Late Monday, President Obama said he would nominate veteran prosecutor John Morton to become the next assistant secretary for Immigration and Customs Enforcement at the Homeland Security Department. John P. Torres, a career law enforcement official, now holds that position on an acting basis. Morton is acting deputy assistant attorney general of the Justice Department's criminal division and has extensive experience in immigration enforcement.
Also on Monday, Homeland Security Secretary Janet Napolitano selected Esther Olavarria to become deputy assistant secretary for policy. Olavarria spent nearly a decade as chief counsel to Sen. Edward Kennedy, D-Mass., where she focused on immigration, border security and refugee issues and was involved in the failed effort to push through comprehensive immigration reform during President George W. Bush's second term -- an effort supported by Bush and Kennedy.
Few domestic issues are more complex or more controversial than immigration -- something both Morton and Olavarria know from long experience. In a statement, Napolitano said, "Both will be able and effective partners as we tackle the very complex issues surrounding immigration and securing of our borders."
Former ICE chief Julie Myers Wood said Morton is a "talented prosecutor" whose investigative and legal expertise would be an asset to the agency, along with his ties to Justice. Wood is now president of the Evanston, Ill., consulting firm Immigration and Customs Solutions, which aims to help clients comply with immigration laws.
Wood, herself a former prosecutor, said ICE works closely with the Justice Department's domestic security section, where Morton was acting chief and senior counsel to the assistant attorney general for the criminal division from September 2007 until last month. In those roles he was responsible for prosecuting criminal cases and developing policy in areas including human smuggling and passport and visa fraud.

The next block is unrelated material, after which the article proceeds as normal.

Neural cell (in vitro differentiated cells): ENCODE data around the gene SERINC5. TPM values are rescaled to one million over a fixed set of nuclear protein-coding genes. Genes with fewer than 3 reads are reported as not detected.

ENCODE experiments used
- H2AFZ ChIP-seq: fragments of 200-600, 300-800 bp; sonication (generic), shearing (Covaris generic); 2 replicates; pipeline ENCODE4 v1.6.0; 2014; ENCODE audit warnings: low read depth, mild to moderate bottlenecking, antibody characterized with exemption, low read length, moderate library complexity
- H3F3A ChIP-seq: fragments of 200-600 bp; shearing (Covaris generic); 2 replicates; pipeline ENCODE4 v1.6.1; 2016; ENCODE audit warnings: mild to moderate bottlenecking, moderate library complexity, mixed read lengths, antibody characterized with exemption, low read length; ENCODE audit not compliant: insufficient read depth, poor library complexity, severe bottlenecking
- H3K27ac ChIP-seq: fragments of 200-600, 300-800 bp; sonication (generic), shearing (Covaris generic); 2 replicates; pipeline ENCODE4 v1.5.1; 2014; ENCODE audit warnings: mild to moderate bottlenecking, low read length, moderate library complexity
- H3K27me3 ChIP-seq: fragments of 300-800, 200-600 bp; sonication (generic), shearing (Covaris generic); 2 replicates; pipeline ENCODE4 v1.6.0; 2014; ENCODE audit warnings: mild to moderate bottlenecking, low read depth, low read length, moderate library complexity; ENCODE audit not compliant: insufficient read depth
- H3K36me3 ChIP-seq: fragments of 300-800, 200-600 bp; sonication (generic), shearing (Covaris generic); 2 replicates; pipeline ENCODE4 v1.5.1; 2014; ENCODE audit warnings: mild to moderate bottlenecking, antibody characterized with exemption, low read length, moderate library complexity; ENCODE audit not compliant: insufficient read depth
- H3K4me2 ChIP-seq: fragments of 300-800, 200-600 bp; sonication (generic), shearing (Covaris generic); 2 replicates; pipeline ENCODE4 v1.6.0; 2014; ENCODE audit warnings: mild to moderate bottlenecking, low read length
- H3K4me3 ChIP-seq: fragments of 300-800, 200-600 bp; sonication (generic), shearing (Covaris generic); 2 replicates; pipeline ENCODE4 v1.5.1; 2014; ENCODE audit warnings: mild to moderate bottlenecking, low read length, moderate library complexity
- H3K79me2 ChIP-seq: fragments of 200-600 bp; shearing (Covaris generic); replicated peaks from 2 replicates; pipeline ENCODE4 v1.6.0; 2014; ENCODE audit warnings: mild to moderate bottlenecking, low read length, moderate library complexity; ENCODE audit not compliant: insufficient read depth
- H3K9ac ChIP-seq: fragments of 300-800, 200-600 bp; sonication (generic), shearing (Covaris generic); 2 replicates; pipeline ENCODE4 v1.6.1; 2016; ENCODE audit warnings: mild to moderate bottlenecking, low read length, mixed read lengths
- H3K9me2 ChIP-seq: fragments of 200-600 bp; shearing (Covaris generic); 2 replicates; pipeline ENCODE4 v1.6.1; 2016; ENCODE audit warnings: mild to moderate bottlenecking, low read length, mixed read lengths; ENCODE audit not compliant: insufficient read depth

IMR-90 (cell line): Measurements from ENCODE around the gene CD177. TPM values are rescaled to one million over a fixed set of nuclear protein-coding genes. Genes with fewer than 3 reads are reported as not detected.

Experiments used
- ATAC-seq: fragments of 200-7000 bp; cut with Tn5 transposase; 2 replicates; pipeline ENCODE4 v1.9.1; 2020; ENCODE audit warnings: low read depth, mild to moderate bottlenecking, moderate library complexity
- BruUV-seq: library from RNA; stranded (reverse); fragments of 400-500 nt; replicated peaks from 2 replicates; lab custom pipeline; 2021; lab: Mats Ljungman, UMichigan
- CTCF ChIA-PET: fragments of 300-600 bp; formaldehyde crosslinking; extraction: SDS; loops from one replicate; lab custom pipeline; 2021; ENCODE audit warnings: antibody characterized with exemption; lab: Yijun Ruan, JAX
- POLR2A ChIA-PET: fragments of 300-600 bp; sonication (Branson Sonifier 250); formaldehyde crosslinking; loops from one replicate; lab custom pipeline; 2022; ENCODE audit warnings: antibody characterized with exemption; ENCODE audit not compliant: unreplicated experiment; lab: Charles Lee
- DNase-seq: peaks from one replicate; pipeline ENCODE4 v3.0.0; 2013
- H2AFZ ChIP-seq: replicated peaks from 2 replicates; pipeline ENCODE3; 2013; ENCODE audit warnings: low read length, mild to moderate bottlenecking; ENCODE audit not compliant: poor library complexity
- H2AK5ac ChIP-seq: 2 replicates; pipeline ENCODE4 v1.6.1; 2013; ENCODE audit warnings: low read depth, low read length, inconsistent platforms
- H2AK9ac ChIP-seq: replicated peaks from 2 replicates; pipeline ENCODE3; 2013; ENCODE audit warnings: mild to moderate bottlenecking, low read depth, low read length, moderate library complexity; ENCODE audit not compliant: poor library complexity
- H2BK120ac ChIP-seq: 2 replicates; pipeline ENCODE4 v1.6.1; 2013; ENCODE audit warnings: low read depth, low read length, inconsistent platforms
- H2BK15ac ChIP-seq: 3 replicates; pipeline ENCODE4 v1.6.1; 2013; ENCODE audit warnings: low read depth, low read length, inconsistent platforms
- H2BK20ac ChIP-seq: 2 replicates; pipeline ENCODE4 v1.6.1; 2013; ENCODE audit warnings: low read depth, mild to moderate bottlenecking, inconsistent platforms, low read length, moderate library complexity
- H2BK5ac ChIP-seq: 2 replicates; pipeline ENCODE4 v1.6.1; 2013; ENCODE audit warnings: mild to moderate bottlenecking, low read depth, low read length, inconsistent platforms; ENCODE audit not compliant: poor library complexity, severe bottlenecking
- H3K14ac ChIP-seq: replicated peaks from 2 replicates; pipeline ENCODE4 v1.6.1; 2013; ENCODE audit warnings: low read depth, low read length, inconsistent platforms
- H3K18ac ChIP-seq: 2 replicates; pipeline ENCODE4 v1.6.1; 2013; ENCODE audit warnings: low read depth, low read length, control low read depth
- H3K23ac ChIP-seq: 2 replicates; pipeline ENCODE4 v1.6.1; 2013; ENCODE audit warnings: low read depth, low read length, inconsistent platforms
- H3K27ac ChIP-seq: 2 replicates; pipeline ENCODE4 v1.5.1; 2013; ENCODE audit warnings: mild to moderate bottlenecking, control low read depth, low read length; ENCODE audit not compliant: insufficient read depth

"When I was at ICE one of the biggest issues we had was working with the Department of Justice to get them to take cases that we thought were priorities," Wood said. "I valued very much my relationships with Justice, and I thought they were critical to getting some very important cases done. I think [Morton] will be able to work well with the senior leadership there and explain why it's important that the significant immigration and customs cases are worked."
Wood also worked with Olavarria, when Olavarria was on Kennedy's staff, and said her political acumen would serve her well in Homeland Security's top policy position. "She certainly has a broad understanding of immigration issues and also knows very closely what the Hill thinks about certain things," Wood said.
Kris Kobach, a law professor at the University of Missouri-Kansas City who served as then-Attorney General John Ashcroft's chief immigration adviser from 2001 to 2003, agreed that Olavarria "has a huge amount of experience negotiating legislation and hammering out compromises on the Hill."
Kobach said when he was Ashcroft's adviser he enjoyed working with Olavarria, who was Kennedy's counsel at the time. But Kobach noted that while Olavarria is "very easy to get along with," he didn't share her political objectives.
"Esther has been a real mover and a shaker in the pro-amnesty movement," he said. "Depending on how much influence she has over ICE and [Customs and Border Protection] this could be bad for law enforcement."
He added it's not yet clear how much influence Olavarria will wield in department operations.
"Her nomination sends a pretty powerful signal that some sort of amnesty program," is likely to be pursued by the Obama administration, he said.
Olavarria left Kennedy's staff in 2007 to work as an adviser to the United Nations High Commissioner for Refugees and later became director of immigration policy at the Center for American Progress, a liberal think tank. Earlier in her career she was an attorney for a number of immigrant advocacy groups based in Miami.